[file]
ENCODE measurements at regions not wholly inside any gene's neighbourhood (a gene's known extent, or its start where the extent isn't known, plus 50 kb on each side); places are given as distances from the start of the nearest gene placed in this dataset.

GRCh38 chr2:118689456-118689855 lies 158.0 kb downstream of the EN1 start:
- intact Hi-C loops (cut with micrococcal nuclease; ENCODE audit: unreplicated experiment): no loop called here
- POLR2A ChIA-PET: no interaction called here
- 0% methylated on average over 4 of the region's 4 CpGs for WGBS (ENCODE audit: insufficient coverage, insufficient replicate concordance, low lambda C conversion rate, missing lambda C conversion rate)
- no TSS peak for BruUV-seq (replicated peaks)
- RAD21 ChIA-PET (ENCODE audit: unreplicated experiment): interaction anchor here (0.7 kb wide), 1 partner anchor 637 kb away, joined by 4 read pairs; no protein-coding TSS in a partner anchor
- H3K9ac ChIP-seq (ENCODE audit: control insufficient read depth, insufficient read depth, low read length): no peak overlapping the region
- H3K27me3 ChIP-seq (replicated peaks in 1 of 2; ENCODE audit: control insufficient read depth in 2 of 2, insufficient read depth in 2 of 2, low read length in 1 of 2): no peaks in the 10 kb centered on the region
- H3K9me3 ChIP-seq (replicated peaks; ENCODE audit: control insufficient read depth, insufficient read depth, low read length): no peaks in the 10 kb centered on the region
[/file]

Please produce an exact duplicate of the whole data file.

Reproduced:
ENCODE measurements at regions not wholly inside any gene's neighbourhood (a gene's known extent, or its start where the extent isn't known, plus 50 kb on each side); places are given as distances from the start of the nearest gene placed in this dataset.

GRCh38 chr2:118689456-118689855 lies 158.0 kb downstream of the EN1 start:
- intact Hi-C loops (cut with micrococcal nuclease; ENCODE audit: unreplicated experiment): no loop called here
- POLR2A ChIA-PET: no interaction called here
- 0% methylated on average over 4 of the region's 4 CpGs for WGBS (ENCODE audit: insufficient coverage, insufficient replicate concordance, low lambda C conversion rate, missing lambda C conversion rate)
- no TSS peak for BruUV-seq (replicated peaks)
- RAD21 ChIA-PET (ENCODE audit: unreplicated experiment): interaction anchor here (0.7 kb wide), 1 partner anchor 637 kb away, joined by 4 read pairs; no protein-coding TSS in a partner anchor
- H3K9ac ChIP-seq (ENCODE audit: control insufficient read depth, insufficient read depth, low read length): no peak overlapping the region
- H3K27me3 ChIP-seq (replicated peaks in 1 of 2; ENCODE audit: control insufficient read depth in 2 of 2, insufficient read depth in 2 of 2, low read length in 1 of 2): no peaks in the 10 kb centered on the region
- H3K9me3 ChIP-seq (replicated peaks; ENCODE audit: control insufficient read depth, insufficient read depth, low read length): no peaks in the 10 kb centered on the region